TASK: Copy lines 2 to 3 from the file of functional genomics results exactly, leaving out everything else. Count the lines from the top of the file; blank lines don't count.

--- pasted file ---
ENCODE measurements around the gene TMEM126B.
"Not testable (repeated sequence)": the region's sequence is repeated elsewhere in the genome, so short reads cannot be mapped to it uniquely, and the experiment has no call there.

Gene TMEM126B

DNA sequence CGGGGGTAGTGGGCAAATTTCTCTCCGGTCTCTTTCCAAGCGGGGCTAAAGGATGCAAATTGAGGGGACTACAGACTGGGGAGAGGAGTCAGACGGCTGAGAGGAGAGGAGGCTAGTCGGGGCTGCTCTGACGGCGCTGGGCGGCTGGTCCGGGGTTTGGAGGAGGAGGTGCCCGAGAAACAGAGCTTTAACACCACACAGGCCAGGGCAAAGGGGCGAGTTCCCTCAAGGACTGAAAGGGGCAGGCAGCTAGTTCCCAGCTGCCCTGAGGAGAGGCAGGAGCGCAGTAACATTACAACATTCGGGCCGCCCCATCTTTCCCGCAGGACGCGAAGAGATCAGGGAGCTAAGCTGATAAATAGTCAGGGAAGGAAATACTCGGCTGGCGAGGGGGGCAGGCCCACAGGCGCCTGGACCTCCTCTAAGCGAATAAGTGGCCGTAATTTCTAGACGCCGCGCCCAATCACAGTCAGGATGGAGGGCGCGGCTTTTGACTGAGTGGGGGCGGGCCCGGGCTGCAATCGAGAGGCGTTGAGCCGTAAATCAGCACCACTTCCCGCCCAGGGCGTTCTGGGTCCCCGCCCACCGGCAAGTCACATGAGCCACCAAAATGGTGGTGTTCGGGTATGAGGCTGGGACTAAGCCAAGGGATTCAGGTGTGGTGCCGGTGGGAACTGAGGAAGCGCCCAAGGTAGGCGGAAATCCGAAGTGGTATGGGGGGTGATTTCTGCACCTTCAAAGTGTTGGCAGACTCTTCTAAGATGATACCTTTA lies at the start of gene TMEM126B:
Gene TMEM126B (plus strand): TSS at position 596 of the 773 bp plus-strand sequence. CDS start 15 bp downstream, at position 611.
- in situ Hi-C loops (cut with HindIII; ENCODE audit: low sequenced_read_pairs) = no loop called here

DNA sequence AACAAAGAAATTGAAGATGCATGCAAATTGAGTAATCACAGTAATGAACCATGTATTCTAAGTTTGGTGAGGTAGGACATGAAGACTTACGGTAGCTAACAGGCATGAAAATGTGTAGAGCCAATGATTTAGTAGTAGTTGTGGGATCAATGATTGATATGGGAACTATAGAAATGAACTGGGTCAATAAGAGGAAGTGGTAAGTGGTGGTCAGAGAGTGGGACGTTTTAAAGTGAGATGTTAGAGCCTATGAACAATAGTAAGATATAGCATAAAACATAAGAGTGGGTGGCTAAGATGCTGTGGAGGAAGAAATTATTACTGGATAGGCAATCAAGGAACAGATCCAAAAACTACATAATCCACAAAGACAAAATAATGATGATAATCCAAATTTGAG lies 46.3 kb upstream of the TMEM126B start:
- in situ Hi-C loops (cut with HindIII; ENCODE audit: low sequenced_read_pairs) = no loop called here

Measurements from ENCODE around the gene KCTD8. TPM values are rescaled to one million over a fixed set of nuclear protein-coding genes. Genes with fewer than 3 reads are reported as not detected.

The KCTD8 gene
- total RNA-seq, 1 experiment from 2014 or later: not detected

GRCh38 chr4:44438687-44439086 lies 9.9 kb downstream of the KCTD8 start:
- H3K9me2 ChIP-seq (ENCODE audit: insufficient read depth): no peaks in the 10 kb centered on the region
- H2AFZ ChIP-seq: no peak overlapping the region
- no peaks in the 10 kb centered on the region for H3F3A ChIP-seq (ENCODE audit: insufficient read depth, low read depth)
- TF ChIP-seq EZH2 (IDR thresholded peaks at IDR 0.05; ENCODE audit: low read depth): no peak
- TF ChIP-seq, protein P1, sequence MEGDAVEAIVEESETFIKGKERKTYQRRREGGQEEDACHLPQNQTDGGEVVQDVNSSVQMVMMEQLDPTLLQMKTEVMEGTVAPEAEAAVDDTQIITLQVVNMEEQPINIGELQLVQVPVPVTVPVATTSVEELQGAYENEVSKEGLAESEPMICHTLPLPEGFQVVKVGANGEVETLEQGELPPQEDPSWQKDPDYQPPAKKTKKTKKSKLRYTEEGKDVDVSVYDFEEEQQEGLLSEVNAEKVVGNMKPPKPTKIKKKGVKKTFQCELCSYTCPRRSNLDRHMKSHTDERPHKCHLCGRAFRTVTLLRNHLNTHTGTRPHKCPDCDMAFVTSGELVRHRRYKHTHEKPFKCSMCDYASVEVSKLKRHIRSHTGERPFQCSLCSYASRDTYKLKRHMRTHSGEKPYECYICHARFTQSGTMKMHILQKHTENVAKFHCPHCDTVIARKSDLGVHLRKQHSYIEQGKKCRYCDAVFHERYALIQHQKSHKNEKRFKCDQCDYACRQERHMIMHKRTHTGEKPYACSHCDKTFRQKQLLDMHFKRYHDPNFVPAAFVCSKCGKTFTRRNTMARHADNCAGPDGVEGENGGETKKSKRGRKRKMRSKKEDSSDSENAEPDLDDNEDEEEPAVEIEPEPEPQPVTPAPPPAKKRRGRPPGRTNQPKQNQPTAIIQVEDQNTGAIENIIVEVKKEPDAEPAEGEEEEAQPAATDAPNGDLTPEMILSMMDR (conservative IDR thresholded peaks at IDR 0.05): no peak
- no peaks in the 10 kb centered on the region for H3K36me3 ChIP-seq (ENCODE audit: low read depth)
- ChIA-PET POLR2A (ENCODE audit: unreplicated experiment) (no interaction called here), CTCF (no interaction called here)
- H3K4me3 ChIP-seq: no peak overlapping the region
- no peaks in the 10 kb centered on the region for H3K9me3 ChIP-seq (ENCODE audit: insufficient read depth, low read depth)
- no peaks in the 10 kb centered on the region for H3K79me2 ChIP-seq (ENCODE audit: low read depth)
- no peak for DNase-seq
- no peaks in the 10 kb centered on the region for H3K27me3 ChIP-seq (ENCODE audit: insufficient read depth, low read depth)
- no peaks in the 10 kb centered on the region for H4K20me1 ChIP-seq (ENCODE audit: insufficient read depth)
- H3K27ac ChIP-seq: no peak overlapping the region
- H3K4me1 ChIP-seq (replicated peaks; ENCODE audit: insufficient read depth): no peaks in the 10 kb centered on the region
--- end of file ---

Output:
"Not testable (repeated sequence)": the region's sequence is repeated elsewhere in the genome, so short reads cannot be mapped to it uniquely, and the experiment has no call there.

Gene TMEM126B